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Stock prices in China are sliding — in some cases more than 30% from a year ago


U.S. stocks have been soaring in recent weeks, but in China the market has been headed in the opposite direction. Indexes of Chinese shares have had a rough start to the year, and they're down 20%, 30% or even more from 12 months ago. The government in Beijing is starting to pay attention. But as NPR's John Ruwitch reports from Shanghai, turning things around won't be easy.


JOHN RUWITCH, BYLINE: In a stock trading hall at a brokerage called Red Tower Securities, retirees gather in the afternoon to swap rumors and make a few trades. It's cold, wet and gray outside, and the mood inside isn't much better. Investor Zhang Huijuan (ph) says it's been brutal.

ZHANG HUIJUAN: (Through interpreter) Lots of people have lost money.

RUWITCH: She starts pointing at a gaggle of her friends.

HUIJUAN: (Through interpreter) She lost money, she lost money, she lost money.

RUWITCH: China's benchmark CSI 300 index is down more than 5% since the start of the year, and it's off about 45% since its peak in early 2021. By some estimates, $6 trillion have been wiped out in the slide. Zhang's friend feels the pain.

UNIDENTIFIED INVESTOR: (Through interpreter) How can you have a good Lunar New Year without money? Our kids have been laid off, they're unemployed, and here we are stuck in this market.

RUWITCH: The Lunar New Year, China's biggest holiday, is just around the corner. But analysts say this problem is going to take a lot longer to fix. Robin Xing is chief China economist at Morgan Stanley.

ROBIN XING: As economists, we tend to believe stock market is a proxy of economy.

RUWITCH: Xing says the Chinese economy faces a number of problems, but the most concerning for markets is deflation. The consumer price index is up, but he points to a thing called the GDP deflator. It's a measure of inflation that includes investment along with prices.

XING: It has been in negative territory for three quarters in a row. That's the longest and the deepest deflation since the 1998 Asian financial crisis.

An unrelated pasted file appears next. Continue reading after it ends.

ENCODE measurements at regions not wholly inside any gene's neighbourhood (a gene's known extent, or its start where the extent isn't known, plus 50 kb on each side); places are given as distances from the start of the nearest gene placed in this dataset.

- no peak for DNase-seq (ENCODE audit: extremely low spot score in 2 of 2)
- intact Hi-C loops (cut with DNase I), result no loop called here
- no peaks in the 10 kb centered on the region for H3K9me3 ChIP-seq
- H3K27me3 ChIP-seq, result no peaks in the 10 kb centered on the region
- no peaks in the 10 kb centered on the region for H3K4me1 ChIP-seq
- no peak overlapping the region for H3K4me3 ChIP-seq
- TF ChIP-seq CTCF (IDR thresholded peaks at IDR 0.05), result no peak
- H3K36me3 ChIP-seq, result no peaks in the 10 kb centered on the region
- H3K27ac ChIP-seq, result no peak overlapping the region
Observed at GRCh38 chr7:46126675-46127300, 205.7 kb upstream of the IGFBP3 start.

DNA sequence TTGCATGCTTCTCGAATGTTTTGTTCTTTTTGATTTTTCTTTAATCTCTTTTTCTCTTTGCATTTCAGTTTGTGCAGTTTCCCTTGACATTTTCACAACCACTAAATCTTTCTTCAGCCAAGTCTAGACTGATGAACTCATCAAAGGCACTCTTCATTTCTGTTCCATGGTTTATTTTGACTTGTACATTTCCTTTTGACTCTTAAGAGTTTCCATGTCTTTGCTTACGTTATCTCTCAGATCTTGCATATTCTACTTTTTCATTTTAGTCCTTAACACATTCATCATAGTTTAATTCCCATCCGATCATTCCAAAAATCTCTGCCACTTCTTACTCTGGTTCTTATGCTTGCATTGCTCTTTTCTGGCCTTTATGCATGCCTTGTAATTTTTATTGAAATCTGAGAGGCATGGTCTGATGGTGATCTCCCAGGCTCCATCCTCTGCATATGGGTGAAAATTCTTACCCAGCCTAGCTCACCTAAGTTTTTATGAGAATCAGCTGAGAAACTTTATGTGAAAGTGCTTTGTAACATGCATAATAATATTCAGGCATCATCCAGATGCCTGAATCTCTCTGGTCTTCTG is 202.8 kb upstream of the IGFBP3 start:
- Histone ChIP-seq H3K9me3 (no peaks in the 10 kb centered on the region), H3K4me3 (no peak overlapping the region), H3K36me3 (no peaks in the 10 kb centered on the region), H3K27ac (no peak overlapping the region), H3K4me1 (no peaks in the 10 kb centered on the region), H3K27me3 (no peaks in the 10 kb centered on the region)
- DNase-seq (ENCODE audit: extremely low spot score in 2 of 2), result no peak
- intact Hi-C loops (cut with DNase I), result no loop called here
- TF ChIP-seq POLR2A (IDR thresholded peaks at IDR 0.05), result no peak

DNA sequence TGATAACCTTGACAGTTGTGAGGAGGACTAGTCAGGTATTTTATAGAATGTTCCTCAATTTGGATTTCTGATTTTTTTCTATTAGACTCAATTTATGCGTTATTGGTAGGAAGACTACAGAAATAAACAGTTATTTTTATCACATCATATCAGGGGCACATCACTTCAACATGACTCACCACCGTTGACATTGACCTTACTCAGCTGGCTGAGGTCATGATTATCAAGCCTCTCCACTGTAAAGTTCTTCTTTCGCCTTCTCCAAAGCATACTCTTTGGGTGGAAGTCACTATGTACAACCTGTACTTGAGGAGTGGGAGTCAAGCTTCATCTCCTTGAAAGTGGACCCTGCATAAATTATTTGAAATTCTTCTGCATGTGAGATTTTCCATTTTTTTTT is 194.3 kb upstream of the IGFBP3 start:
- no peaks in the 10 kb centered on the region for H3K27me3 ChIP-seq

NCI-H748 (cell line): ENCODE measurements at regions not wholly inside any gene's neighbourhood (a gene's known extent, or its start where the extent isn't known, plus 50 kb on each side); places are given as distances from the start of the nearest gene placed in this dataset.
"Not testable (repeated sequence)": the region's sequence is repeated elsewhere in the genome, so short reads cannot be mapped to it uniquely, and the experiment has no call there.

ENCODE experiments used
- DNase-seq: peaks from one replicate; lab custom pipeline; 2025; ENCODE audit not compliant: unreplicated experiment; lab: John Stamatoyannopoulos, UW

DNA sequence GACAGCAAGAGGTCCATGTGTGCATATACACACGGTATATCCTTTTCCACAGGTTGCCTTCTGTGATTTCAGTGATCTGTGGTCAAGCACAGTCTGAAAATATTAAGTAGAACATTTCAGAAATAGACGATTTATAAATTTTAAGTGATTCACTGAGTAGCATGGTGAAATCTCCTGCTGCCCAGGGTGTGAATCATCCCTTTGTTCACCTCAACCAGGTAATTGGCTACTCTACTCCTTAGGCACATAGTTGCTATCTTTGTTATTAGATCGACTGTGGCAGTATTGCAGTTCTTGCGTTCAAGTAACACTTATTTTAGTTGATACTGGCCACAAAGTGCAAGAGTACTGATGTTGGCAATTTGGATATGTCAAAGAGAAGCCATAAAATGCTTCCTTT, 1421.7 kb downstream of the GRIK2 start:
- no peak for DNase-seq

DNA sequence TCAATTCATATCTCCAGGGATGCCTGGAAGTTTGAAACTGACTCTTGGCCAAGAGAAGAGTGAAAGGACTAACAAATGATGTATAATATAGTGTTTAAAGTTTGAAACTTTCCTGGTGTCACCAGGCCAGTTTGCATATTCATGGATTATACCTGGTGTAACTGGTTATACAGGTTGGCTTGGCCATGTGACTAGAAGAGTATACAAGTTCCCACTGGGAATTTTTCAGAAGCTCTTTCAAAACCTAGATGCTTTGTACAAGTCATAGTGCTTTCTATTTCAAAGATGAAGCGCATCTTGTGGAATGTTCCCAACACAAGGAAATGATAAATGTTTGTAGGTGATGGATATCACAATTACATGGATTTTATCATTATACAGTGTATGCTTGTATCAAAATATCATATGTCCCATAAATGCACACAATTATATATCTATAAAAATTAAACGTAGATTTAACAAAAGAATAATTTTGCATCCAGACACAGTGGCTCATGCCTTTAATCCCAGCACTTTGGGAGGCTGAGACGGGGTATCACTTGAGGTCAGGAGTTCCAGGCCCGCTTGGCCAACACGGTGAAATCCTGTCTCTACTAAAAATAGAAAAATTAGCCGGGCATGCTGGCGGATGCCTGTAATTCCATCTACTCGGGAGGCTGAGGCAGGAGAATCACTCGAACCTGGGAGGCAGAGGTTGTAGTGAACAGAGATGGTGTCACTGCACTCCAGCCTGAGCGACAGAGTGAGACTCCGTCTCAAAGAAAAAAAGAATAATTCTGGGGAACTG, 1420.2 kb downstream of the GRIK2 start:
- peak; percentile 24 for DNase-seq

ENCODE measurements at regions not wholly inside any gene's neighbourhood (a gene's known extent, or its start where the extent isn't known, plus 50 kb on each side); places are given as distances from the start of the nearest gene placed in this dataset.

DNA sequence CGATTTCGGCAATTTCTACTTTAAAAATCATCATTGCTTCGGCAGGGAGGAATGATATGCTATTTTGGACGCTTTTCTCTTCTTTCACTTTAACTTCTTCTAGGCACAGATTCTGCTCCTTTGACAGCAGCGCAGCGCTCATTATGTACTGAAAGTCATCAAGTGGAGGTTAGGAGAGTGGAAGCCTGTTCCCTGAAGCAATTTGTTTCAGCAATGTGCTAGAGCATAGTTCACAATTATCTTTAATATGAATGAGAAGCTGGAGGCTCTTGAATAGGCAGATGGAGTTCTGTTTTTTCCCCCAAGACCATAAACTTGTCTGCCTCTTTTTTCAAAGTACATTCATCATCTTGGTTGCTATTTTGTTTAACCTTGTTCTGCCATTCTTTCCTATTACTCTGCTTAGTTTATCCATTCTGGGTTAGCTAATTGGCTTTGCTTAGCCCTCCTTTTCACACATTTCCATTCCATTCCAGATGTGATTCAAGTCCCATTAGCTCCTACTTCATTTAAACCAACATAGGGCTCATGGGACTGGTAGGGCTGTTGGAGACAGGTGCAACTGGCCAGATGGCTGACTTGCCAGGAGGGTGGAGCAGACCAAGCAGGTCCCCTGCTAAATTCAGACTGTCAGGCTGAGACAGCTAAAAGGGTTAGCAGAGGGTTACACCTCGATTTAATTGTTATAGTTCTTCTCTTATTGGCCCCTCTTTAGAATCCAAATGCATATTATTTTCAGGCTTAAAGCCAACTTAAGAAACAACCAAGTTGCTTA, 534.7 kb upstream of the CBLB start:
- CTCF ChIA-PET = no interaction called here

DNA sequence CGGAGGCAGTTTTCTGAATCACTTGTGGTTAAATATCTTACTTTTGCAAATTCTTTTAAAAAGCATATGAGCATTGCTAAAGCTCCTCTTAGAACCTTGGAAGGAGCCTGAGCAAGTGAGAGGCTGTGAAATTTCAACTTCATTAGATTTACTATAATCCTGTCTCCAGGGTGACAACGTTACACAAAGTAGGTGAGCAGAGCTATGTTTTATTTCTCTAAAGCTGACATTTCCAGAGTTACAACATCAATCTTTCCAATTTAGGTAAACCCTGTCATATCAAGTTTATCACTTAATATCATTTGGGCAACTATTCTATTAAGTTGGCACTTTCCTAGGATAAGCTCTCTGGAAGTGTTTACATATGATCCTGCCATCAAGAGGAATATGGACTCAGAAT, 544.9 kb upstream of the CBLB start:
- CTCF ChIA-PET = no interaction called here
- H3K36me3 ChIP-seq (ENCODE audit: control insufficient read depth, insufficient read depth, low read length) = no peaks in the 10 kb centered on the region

RUWITCH: The worst deflation in a generation. Xing says it's driven by weak demand. That's been underpinned by sluggish economic growth in the wake of the pandemic and government policies to reduce debt, especially in real estate. Businesses have been cutting back on spending and hiring. The authorities in China have been taking piecemeal steps to revive the economy, and lately they've stepped up efforts to stop the bleeding in the stock market. Winnie Wu is China strategist at Bank of America in Hong Kong.

WINNIE WU: I think for the past week or so, these policies coming out, it sends a message that government cares about the market.

RUWITCH: China's cabinet pledged more forceful measures to boost confidence in the market. Regulators limited short selling, and Bloomberg News reported that the authorities are preparing a stabilization fund worth around $280 billion to prop up shares. So far, the effects have been limited, but Wu says she thinks government intervention will ultimately work, at least like it did in 2015 during the market's last big nosedive.

WU: This time, it's probably the same thing in the sense that these policies are good enough to stop the downslide, but it's not good enough - or it's not even intended - to drive a rally or drive a big bull market.

RUWITCH: For that, she says, China has to address its macroeconomic challenges, deflation, a property crisis, low confidence and consumption, and unanswered questions about what sectors are going to propel the Chinese economy into the future. Thirty-five-year-old Alex Wang (ph) thought he had that figured out. In 2020, he put some of his savings into mutual funds focused on new energy, pharmaceuticals and liquor. He says he doubled his money by the next year but has lost it all since and then some.

ALEX WANG: No (laughter). (Through interpreter) I won't invest anymore. This kind of lesson you only need to learn once.

RUWITCH: For the moment, though, he's holding onto his shares, waiting for the market to bounce just a little so he can sell.

John Ruwitch, NPR News, Shanghai. Transcript provided by NPR, Copyright NPR.

NPR transcripts are created on a rush deadline by an NPR contractor. This text may not be in its final form and may be updated or revised in the future. Accuracy and availability may vary. The authoritative record of NPR’s programming is the audio record.

John Ruwitch is a correspondent with NPR's international desk. He covers Chinese affairs.